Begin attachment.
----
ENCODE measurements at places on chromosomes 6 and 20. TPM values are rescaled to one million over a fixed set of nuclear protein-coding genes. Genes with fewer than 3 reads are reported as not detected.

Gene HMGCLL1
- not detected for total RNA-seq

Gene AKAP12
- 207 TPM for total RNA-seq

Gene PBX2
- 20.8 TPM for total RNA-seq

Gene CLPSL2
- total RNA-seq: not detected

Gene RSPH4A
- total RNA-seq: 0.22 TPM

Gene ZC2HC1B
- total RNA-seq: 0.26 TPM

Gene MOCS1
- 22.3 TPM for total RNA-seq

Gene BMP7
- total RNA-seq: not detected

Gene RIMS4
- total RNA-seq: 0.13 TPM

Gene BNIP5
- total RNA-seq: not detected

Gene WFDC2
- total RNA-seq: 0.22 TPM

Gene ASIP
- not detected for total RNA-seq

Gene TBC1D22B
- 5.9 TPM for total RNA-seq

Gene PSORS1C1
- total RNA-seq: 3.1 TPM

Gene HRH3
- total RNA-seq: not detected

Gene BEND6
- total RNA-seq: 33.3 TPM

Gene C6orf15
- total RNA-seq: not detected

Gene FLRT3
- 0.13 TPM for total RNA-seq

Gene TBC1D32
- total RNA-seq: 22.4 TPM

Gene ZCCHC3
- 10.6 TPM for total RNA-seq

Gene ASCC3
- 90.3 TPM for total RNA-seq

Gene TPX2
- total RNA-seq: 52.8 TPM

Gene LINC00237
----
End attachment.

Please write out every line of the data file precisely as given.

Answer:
ENCODE measurements at places on chromosomes 6 and 20. TPM values are rescaled to one million over a fixed set of nuclear protein-coding genes. Genes with fewer than 3 reads are reported as not detected.

Gene HMGCLL1
- not detected for total RNA-seq

Gene AKAP12
- 207 TPM for total RNA-seq

Gene PBX2
- 20.8 TPM for total RNA-seq

Gene CLPSL2
- total RNA-seq: not detected

Gene RSPH4A
- total RNA-seq: 0.22 TPM

Gene ZC2HC1B
- total RNA-seq: 0.26 TPM

Gene MOCS1
- 22.3 TPM for total RNA-seq

Gene BMP7
- total RNA-seq: not detected

Gene RIMS4
- total RNA-seq: 0.13 TPM

Gene BNIP5
- total RNA-seq: not detected

Gene WFDC2
- total RNA-seq: 0.22 TPM

Gene ASIP
- not detected for total RNA-seq

Gene TBC1D22B
- 5.9 TPM for total RNA-seq

Gene PSORS1C1
- total RNA-seq: 3.1 TPM

Gene HRH3
- total RNA-seq: not detected

Gene BEND6
- total RNA-seq: 33.3 TPM

Gene C6orf15
- total RNA-seq: not detected

Gene FLRT3
- 0.13 TPM for total RNA-seq

Gene TBC1D32
- total RNA-seq: 22.4 TPM

Gene ZCCHC3
- 10.6 TPM for total RNA-seq

Gene ASCC3
- 90.3 TPM for total RNA-seq

Gene TPX2
- total RNA-seq: 52.8 TPM

Gene LINC00237